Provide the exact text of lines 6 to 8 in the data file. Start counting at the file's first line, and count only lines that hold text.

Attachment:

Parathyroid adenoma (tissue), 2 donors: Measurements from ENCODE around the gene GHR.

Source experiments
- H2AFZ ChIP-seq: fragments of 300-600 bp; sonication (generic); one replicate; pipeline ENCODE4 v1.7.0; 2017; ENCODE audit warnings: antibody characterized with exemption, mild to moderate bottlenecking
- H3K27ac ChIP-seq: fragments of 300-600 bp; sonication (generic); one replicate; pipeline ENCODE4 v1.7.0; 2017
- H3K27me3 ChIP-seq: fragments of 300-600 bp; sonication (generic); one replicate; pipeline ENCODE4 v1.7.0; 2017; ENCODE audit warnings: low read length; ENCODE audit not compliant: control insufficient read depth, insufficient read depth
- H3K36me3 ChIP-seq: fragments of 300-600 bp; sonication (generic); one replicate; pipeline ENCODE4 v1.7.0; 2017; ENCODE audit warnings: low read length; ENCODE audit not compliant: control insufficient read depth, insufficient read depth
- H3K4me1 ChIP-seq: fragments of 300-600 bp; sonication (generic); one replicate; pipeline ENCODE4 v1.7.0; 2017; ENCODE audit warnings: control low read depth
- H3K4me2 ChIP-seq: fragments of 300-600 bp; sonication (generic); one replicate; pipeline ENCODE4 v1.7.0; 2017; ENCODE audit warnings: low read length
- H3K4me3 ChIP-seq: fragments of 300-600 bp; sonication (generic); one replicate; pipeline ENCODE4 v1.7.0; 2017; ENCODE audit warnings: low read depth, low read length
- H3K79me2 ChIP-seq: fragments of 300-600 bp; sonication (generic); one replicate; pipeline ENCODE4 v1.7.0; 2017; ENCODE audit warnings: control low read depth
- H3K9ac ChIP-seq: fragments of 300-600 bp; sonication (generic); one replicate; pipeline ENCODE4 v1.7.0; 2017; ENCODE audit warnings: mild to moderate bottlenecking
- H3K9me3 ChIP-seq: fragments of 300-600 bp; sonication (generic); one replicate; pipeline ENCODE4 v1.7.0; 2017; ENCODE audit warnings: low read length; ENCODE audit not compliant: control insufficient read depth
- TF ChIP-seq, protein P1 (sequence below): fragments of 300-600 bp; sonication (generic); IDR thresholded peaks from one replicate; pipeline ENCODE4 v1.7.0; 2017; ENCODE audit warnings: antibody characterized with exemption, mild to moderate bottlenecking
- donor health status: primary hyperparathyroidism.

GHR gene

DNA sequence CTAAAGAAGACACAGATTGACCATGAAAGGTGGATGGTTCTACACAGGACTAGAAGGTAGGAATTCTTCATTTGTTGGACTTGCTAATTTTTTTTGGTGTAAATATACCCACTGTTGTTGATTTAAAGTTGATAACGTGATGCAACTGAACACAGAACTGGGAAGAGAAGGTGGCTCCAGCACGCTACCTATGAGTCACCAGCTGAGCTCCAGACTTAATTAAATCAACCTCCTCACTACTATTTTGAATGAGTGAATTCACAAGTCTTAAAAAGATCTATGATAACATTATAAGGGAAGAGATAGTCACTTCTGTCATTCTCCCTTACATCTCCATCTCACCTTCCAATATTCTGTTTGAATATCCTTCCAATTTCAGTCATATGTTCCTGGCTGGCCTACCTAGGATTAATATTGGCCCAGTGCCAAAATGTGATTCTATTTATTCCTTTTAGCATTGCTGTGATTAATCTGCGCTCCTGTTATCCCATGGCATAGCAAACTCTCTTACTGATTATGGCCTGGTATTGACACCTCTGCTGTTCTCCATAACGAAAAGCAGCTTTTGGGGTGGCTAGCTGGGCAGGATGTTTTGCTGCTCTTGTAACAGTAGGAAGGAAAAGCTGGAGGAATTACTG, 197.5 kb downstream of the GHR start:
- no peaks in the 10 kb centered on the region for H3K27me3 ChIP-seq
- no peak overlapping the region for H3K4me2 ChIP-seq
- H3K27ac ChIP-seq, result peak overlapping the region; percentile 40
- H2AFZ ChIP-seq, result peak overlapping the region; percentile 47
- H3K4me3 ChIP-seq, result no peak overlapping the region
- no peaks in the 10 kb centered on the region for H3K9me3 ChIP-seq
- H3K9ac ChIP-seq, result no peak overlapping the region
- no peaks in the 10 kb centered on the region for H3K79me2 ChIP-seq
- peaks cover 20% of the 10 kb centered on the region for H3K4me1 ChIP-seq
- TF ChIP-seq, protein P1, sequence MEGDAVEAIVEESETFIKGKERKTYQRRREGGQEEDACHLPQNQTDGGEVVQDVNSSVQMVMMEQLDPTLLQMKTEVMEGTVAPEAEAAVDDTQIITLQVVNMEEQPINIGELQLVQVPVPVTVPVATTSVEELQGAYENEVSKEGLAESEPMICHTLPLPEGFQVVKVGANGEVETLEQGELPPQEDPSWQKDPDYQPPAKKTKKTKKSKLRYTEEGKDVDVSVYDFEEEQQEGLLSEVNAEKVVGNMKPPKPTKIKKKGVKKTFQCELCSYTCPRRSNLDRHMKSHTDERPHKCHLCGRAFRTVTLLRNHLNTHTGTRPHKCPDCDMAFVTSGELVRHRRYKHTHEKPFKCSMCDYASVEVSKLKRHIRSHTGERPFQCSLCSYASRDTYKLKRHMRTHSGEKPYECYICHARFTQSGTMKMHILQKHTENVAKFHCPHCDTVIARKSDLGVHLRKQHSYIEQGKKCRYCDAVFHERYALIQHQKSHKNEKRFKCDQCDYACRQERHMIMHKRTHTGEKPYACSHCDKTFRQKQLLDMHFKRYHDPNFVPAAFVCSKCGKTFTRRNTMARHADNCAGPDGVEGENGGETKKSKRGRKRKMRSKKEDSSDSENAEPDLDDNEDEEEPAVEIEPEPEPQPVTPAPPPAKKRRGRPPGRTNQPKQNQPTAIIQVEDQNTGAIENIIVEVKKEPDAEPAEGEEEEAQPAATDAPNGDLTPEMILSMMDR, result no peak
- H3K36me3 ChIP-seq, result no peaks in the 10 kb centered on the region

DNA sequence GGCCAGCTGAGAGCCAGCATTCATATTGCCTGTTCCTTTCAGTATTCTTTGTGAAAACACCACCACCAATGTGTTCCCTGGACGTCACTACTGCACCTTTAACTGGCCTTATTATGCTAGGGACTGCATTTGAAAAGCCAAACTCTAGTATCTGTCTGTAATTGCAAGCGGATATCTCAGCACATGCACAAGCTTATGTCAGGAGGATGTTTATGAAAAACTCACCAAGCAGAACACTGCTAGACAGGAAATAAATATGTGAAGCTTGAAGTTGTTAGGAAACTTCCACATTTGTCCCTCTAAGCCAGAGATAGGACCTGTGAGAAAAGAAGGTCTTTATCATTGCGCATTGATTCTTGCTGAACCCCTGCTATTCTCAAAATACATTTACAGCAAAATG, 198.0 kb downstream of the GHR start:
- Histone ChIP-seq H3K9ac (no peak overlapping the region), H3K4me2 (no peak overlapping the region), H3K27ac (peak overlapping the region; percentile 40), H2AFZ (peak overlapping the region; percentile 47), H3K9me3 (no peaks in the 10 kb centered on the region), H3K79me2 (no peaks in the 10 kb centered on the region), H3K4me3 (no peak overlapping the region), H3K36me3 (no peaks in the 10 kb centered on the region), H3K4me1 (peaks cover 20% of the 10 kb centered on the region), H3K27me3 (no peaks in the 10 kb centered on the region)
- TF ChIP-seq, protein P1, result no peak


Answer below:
- H3K36me3 ChIP-seq: fragments of 300-600 bp; sonication (generic); one replicate; pipeline ENCODE4 v1.7.0; 2017; ENCODE audit warnings: low read length; ENCODE audit not compliant: control insufficient read depth, insufficient read depth
- H3K4me1 ChIP-seq: fragments of 300-600 bp; sonication (generic); one replicate; pipeline ENCODE4 v1.7.0; 2017; ENCODE audit warnings: control low read depth
- H3K4me2 ChIP-seq: fragments of 300-600 bp; sonication (generic); one replicate; pipeline ENCODE4 v1.7.0; 2017; ENCODE audit warnings: low read length